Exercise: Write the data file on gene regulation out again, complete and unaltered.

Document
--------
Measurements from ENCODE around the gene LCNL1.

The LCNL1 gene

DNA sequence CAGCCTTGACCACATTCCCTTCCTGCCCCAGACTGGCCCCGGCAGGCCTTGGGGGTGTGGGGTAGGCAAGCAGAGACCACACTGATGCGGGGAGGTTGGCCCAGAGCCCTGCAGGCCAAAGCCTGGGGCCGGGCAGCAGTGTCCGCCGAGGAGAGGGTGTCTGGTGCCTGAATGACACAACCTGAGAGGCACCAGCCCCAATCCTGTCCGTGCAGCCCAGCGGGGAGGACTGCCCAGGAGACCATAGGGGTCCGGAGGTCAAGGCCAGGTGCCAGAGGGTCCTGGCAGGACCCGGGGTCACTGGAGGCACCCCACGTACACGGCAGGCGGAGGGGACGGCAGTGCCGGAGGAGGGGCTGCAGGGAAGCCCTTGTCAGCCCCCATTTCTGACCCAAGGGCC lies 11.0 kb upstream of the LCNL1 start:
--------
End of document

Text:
Measurements from ENCODE around the gene LCNL1.

The LCNL1 gene

DNA sequence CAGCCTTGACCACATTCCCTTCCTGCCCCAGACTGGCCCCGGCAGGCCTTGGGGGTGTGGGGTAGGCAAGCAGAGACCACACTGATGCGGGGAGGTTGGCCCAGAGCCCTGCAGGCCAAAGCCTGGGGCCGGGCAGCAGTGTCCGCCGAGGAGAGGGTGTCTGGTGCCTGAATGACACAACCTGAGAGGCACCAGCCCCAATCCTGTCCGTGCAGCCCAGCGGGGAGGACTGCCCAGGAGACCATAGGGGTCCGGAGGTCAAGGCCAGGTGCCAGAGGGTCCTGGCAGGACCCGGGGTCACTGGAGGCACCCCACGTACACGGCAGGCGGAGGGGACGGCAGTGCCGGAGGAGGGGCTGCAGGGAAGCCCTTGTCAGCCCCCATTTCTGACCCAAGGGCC lies 11.0 kb upstream of the LCNL1 start: